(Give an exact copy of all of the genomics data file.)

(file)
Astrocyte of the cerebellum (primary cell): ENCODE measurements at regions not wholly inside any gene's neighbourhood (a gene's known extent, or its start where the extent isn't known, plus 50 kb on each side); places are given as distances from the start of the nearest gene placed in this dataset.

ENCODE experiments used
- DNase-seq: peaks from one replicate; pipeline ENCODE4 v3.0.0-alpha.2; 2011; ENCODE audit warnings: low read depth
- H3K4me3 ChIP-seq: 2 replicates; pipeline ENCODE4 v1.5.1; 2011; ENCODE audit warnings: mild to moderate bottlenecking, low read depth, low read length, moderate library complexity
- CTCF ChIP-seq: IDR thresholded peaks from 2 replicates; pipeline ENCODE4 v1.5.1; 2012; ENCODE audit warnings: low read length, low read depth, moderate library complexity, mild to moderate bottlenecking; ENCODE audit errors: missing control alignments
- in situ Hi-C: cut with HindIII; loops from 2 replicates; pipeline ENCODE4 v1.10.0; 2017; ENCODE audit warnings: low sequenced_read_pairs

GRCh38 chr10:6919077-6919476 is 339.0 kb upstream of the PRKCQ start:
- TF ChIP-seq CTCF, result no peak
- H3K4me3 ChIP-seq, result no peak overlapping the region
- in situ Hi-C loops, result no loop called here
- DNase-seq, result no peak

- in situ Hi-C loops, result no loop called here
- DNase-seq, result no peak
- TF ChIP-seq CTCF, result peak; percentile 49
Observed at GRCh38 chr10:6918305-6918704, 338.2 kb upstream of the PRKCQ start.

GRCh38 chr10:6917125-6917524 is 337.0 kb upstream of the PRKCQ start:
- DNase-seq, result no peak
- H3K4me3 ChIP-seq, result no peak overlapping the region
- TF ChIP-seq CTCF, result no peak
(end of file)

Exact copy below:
Astrocyte of the cerebellum (primary cell): ENCODE measurements at regions not wholly inside any gene's neighbourhood (a gene's known extent, or its start where the extent isn't known, plus 50 kb on each side); places are given as distances from the start of the nearest gene placed in this dataset.

ENCODE experiments used
- DNase-seq: peaks from one replicate; pipeline ENCODE4 v3.0.0-alpha.2; 2011; ENCODE audit warnings: low read depth
- H3K4me3 ChIP-seq: 2 replicates; pipeline ENCODE4 v1.5.1; 2011; ENCODE audit warnings: mild to moderate bottlenecking, low read depth, low read length, moderate library complexity
- CTCF ChIP-seq: IDR thresholded peaks from 2 replicates; pipeline ENCODE4 v1.5.1; 2012; ENCODE audit warnings: low read length, low read depth, moderate library complexity, mild to moderate bottlenecking; ENCODE audit errors: missing control alignments
- in situ Hi-C: cut with HindIII; loops from 2 replicates; pipeline ENCODE4 v1.10.0; 2017; ENCODE audit warnings: low sequenced_read_pairs

GRCh38 chr10:6919077-6919476 is 339.0 kb upstream of the PRKCQ start:
- TF ChIP-seq CTCF, result no peak
- H3K4me3 ChIP-seq, result no peak overlapping the region
- in situ Hi-C loops, result no loop called here
- DNase-seq, result no peak

- in situ Hi-C loops, result no loop called here
- DNase-seq, result no peak
- TF ChIP-seq CTCF, result peak; percentile 49
Observed at GRCh38 chr10:6918305-6918704, 338.2 kb upstream of the PRKCQ start.

GRCh38 chr10:6917125-6917524 is 337.0 kb upstream of the PRKCQ start:
- DNase-seq, result no peak
- H3K4me3 ChIP-seq, result no peak overlapping the region
- TF ChIP-seq CTCF, result no peak